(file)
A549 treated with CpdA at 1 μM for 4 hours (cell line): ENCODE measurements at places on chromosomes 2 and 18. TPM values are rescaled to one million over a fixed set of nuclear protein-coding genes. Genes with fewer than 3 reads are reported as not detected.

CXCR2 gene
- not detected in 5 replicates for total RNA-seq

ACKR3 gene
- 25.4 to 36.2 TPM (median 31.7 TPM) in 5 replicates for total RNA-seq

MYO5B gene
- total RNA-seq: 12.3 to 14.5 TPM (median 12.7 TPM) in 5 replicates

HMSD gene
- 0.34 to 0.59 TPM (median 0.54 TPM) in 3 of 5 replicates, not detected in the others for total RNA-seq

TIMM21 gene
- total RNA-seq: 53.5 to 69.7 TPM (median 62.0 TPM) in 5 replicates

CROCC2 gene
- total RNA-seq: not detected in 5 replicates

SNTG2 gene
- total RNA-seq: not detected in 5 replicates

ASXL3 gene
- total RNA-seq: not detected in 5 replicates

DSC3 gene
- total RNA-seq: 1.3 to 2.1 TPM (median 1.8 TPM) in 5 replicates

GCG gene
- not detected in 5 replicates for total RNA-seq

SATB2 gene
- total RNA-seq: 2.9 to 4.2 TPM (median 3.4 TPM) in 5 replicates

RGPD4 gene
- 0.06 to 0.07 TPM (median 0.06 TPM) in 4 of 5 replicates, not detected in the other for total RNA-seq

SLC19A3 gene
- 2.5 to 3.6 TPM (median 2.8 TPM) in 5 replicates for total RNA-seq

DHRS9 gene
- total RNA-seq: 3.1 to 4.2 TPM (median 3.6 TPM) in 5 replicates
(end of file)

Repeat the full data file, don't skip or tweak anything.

A549 treated with CpdA at 1 μM for 4 hours (cell line): ENCODE measurements at places on chromosomes 2 and 18. TPM values are rescaled to one million over a fixed set of nuclear protein-coding genes. Genes with fewer than 3 reads are reported as not detected.

CXCR2 gene
- not detected in 5 replicates for total RNA-seq

ACKR3 gene
- 25.4 to 36.2 TPM (median 31.7 TPM) in 5 replicates for total RNA-seq

MYO5B gene
- total RNA-seq: 12.3 to 14.5 TPM (median 12.7 TPM) in 5 replicates

HMSD gene
- 0.34 to 0.59 TPM (median 0.54 TPM) in 3 of 5 replicates, not detected in the others for total RNA-seq

TIMM21 gene
- total RNA-seq: 53.5 to 69.7 TPM (median 62.0 TPM) in 5 replicates

CROCC2 gene
- total RNA-seq: not detected in 5 replicates

SNTG2 gene
- total RNA-seq: not detected in 5 replicates

ASXL3 gene
- total RNA-seq: not detected in 5 replicates

DSC3 gene
- total RNA-seq: 1.3 to 2.1 TPM (median 1.8 TPM) in 5 replicates

GCG gene
- not detected in 5 replicates for total RNA-seq

SATB2 gene
- total RNA-seq: 2.9 to 4.2 TPM (median 3.4 TPM) in 5 replicates

RGPD4 gene
- 0.06 to 0.07 TPM (median 0.06 TPM) in 4 of 5 replicates, not detected in the other for total RNA-seq

SLC19A3 gene
- 2.5 to 3.6 TPM (median 2.8 TPM) in 5 replicates for total RNA-seq

DHRS9 gene
- total RNA-seq: 3.1 to 4.2 TPM (median 3.6 TPM) in 5 replicates